Same blood, different colors
Brothers Carlos and Tray Watkins spent their entire lives in the same house, the same schools and on the same football teams. But on Saturday the two were separated by 53.3 yards (the width of a football field) as Carlos’ Clemson Tigers welcomed Tray and the South Carolina State Bulldogs to Death Valley.
For 78 of the 79 players on the SCSU roster and 101 of the 102 players on the Clemson roster, this game may have been overlooked, but for the Watkins brothers, this one definitely has a circle drawn around it.
Carlos left for Clemson in on 2012 as one of the highest-rated defensive lineman recruits in the country. Tray didn't come with quite they hype his brother did, but still landed a a full football scholarship with the FCS South Carolina State Bulldogs as a defensive end.
Carlos and the Tigers got the best of the Bulldogs, 52-13, but the day meant much more for the brothers than a football game.
"It felt good," Tray said of playing against his brother. "Of course I'd love to still be playing with him but it's a good experience to see him on the other side and play against him on the collegiate level."
"It was kind of strange going against him for the first time," Carlos added. "But growing up we always played with each and wanted to beat each other at everything so it was still a competitive thing."
Surprisingly, the two admitted that they didn't talk much about the contest in the days leading up to the game.
"We would just call and motivate each other to keep working hard on the field and in school. We didn't talk about the game much," Carlos said before taking a quick jab at his brother. "He knew when it came down to it he didn't want to talk junk because of the outcome."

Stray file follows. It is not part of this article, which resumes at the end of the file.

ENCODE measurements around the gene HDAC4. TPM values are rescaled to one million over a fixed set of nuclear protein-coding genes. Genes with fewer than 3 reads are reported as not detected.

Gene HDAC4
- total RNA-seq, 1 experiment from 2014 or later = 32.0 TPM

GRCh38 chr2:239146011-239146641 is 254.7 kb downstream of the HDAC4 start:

Tray, who is redshirting and nursing a knee injury, watched the game from the sideline as his brother recorded one tackle for loss and quarterback pressure in the Clemson win.
"I made sure to stand out on the sideline and watch him," Tray said.
After the final whistle blew, the brothers made their way to midfield and shared a hug and a handshake.
"We just dapped each other and he told me I played a good game," Carlos said. "I asked him about his knee and told him everything would be good if he keeps working hard."
Shortly after the brothers chatted and signed a few autographs, their parents and sister found them in the crowd. The immediate family was just a small fraction of the Rutherford County support that made the trip.
"It feels great to know that you have people that will come and cheer for you," Tray said.
"It's great to see guys from your hometown especially that large of an amount to cheer you on and support you," Carlos added. "I really do appreciate it a lot."
It was a chance for Carlos to welcome old coaches and teammates to his new gridiron playground.
"I keep up with them as much as I can when I go back home," Carlos said. "Them being here plays a big role because it make me more excited to perform. My boys are there and I want to put on a good show for them."
And it doesn't matter if the Watkins brothers are 8 and 9 or 18 and 19, it's always about competition and bragging rights —that is until next year when the two square off again.
"If he would have won I'm sure he would be talking trash, but I got the bragging rights," Carlos was sure to point out. "He'll probably talk a little more smack next time now that he has more experience."
The 52-13 loss hasn't dampened Tray's confidence.
"We got them next year," he said.
One thing is for certain, next year's matchup has a lot to live up to.
"Today was one of the best moments of my life," Carlos said. "My brother and I played each other in college, it's crazy, not many guys experience that."